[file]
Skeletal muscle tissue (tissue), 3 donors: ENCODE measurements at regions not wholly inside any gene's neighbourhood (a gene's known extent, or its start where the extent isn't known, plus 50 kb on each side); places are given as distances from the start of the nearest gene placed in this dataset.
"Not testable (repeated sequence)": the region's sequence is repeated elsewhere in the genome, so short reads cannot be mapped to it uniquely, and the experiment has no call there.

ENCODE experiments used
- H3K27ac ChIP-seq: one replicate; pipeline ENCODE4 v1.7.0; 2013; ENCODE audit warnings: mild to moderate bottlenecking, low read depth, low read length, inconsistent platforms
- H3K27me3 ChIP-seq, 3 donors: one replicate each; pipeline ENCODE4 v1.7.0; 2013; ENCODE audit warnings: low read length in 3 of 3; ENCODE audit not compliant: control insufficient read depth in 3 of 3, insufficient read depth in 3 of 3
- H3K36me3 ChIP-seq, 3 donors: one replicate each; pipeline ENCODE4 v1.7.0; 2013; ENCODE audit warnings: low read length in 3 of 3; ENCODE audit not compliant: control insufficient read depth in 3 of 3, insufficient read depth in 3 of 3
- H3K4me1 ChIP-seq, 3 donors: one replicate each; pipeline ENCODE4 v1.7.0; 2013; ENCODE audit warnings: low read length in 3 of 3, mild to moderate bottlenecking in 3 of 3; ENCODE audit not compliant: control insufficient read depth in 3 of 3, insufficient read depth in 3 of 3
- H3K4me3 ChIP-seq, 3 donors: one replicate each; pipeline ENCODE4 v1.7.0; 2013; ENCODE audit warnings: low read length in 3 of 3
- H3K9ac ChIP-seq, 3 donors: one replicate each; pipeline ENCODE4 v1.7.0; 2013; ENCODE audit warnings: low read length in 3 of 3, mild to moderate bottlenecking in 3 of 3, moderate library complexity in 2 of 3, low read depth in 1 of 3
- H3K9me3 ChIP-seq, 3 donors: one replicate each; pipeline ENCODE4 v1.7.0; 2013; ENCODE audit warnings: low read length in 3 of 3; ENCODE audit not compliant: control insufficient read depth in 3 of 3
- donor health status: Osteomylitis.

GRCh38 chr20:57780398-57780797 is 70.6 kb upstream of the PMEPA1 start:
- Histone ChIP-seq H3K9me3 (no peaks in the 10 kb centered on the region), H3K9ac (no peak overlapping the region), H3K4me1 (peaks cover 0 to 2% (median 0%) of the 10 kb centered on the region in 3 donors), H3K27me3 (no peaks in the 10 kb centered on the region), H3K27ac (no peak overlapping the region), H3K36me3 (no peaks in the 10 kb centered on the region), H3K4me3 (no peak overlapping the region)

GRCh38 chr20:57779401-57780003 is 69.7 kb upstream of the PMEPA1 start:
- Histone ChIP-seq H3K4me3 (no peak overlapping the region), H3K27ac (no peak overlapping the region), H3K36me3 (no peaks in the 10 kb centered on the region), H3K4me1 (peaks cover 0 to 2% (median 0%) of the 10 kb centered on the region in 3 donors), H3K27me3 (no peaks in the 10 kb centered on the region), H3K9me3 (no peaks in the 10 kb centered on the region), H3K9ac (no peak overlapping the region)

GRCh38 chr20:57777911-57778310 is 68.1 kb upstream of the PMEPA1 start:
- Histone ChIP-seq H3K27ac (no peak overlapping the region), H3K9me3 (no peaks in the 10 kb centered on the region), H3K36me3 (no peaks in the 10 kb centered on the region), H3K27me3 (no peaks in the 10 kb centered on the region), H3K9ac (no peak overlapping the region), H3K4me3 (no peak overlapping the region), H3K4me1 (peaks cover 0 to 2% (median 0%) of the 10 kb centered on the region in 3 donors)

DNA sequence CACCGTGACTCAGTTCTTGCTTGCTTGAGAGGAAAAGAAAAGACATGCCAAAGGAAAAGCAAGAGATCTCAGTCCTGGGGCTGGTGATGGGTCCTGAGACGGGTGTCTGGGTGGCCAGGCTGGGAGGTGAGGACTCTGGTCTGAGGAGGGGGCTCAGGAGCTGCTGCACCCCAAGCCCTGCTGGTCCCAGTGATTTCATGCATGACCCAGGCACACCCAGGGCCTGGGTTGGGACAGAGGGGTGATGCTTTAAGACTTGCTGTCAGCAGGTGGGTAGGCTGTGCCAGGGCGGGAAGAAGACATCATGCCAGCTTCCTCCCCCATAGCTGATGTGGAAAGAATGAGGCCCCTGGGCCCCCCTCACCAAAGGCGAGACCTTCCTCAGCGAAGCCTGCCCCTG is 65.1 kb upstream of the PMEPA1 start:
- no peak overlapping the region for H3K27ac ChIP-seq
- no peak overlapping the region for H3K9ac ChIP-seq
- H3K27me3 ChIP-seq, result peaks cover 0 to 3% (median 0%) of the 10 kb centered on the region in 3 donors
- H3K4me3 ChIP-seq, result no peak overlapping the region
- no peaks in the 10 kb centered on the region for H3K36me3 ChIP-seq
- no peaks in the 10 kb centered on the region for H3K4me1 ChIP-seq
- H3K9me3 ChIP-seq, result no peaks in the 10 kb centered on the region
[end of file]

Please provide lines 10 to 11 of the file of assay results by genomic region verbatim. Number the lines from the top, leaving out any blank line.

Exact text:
- H3K9me3 ChIP-seq, 3 donors: one replicate each; pipeline ENCODE4 v1.7.0; 2013; ENCODE audit warnings: low read length in 3 of 3; ENCODE audit not compliant: control insufficient read depth in 3 of 3
- donor health status: Osteomylitis.